Public right*

CURRENTLY hot in the minds of some people is the issue on President Duterte’s true state of health, and if he is still capable to lead the country.

Can anyone be blamed for speculating on the subject? The President himself earlier threatened to quit his job supposedly because he is tired and frustrated with corrupt public officials, although this has been a problem for past presidents as well.

More disappointing was his desire to choose his successor since Vice President Leni Robredo is allegedly incapable to do the job. Duterte wanted either the military or former Senator Bongbong Marcos to be his successor.

To many, this was an irresponsible statement coming from the President who should lead by example by following the Constitution on the issue of succession and allowing the vice president to take over if he ever decided to leave his post.

Why should he choose the military when we are clearly not under a junta? Unwittingly, Duterte may have even planted an idea in the minds of the generals to take over the government in the near future. And why should the President choose Marcos when he lost the vice presidency to Robredo? Some people think this was the President’s way of telling the Supreme Court, which is acting as an electoral tribunal, to favor Marcos in his protest against Robredo.

Newly appointed to head it is Chief Justice Teresita Leonardo de Castro who, then as an associate justice, voted in favor of burying Bongbong’s father, the late strongman Ferdinand Marcos, at the Libingan ng mga Bayani.

Based on his own statement, a lot of people believe that the President is more than tired and could possibly be ill. Health is a serious concern especially for a Chief Executive who is tasked to govern an entire nation. He has to make right decisions with full awareness of their consequences.

Remember, Duterte has been talking about quitting the presidency as early as September last year. He went to the hospital allegedly for a checkup on the eve of his State of the Nation Address (SONA) on July 23. Some people believe that the visit was more than just a checkup after supposedly noticing that he was not himself the following day and stuck to the teleprompter as he delivered his SONA, an unusual behavior for the President.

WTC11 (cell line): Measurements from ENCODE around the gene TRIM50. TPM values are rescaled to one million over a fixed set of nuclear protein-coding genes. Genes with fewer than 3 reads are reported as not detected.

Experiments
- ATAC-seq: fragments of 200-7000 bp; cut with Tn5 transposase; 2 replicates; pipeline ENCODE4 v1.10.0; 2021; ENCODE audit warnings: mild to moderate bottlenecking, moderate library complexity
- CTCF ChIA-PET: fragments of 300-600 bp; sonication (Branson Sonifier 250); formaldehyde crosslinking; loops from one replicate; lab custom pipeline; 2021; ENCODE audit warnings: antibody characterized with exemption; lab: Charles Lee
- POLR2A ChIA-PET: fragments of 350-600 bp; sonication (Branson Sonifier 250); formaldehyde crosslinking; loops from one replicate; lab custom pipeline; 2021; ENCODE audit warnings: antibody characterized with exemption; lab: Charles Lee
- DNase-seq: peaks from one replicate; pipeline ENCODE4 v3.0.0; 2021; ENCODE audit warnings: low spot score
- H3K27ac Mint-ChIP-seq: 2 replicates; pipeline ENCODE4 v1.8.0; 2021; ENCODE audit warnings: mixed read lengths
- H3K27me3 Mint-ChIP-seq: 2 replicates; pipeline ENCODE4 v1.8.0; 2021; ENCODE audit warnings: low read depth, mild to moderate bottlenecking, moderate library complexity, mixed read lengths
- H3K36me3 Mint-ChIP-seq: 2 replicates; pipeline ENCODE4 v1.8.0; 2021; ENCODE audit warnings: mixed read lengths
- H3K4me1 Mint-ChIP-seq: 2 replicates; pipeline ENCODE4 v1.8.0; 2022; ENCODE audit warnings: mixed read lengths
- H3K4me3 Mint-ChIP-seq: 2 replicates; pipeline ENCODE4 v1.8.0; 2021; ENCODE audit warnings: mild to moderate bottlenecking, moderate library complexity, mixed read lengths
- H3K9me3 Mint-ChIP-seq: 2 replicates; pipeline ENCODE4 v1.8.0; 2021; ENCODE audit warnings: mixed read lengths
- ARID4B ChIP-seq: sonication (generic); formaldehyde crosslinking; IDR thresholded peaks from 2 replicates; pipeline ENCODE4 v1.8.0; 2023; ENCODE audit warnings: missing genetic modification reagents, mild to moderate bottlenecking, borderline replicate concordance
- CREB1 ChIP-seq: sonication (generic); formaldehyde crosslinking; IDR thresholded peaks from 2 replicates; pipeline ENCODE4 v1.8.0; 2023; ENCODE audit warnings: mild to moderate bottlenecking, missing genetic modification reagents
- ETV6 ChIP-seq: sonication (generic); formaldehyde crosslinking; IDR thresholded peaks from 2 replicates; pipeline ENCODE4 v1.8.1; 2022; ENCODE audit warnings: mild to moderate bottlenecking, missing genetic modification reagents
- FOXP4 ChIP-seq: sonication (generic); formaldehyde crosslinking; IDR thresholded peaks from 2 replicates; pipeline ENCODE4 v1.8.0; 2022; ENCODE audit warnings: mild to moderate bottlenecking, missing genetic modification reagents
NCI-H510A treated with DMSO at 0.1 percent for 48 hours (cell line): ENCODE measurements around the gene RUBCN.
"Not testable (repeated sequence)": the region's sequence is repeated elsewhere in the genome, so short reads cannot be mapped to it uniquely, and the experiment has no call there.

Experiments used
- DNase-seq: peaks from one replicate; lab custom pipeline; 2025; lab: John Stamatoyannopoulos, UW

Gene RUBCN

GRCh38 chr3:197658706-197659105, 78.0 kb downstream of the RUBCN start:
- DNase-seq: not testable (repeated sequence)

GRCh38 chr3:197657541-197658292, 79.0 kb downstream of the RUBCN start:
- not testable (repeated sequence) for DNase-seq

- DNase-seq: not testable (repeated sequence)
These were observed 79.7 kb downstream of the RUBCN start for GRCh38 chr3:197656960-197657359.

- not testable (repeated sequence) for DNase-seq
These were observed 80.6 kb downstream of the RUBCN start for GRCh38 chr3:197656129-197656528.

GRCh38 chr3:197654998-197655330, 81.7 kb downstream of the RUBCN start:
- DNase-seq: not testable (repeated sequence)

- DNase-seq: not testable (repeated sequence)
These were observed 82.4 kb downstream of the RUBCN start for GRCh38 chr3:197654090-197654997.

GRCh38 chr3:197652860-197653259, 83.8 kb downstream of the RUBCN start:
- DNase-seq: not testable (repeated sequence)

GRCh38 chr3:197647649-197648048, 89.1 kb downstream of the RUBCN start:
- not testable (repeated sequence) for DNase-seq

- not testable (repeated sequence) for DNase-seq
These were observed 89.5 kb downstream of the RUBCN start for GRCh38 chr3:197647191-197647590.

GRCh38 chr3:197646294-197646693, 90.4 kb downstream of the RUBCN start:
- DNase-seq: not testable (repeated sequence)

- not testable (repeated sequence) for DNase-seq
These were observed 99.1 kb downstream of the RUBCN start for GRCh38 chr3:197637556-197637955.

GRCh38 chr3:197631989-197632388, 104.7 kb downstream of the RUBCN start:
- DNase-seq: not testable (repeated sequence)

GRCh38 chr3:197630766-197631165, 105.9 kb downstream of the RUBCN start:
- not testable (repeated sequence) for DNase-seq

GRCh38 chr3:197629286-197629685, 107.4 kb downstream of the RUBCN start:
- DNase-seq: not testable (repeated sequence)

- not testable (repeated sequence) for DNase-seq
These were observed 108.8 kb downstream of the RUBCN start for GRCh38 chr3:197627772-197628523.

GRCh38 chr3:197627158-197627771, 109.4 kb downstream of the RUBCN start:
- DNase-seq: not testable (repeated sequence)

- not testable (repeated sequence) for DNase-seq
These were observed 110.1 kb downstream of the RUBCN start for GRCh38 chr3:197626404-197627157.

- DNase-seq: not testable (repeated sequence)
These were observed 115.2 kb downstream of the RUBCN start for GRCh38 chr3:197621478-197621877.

Firing Line believes that it is the right of the people to know the truth. Article VII, Section 12 of the 1987 Constitution states that in case of serious illness of the President, the public shall be informed of the state of his health. It is a public right to know that we have a full-functioning president.

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SHORT BURSTS. For comments or reactions, email firingline@ymail.com or tweet @Side_View.


*The opinion of this author is his/hers alone. It is not necessarily the views of Beyond Deadlines.

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Robert Roque Jr.
Robert B. Roque Jr. is a veteran journalist who started out as a correspondent for Manila Bulletin's tabloid TEMPO in 1983. In 1989, At age 27, he rose to become the youngest associate editor of a newspaper of national circulation. In mid-2000, he took the helm of the paper as its editor until his voluntary retirement in 2012. He currently writes a syndicated column for TEMPO, Remate, and Hataw newspapers, and for this site, Beyond Deadlines. A former journalism lecturer at the Faculty of Arts and Letters of the University of Santo Tomas from 1992 to 2002, Roque is also an active member of the Lions Clubs International, the largest service club organization in the world, having served as head of the Philippine Lions (council chairperson) in Lion Year 2011-2012.

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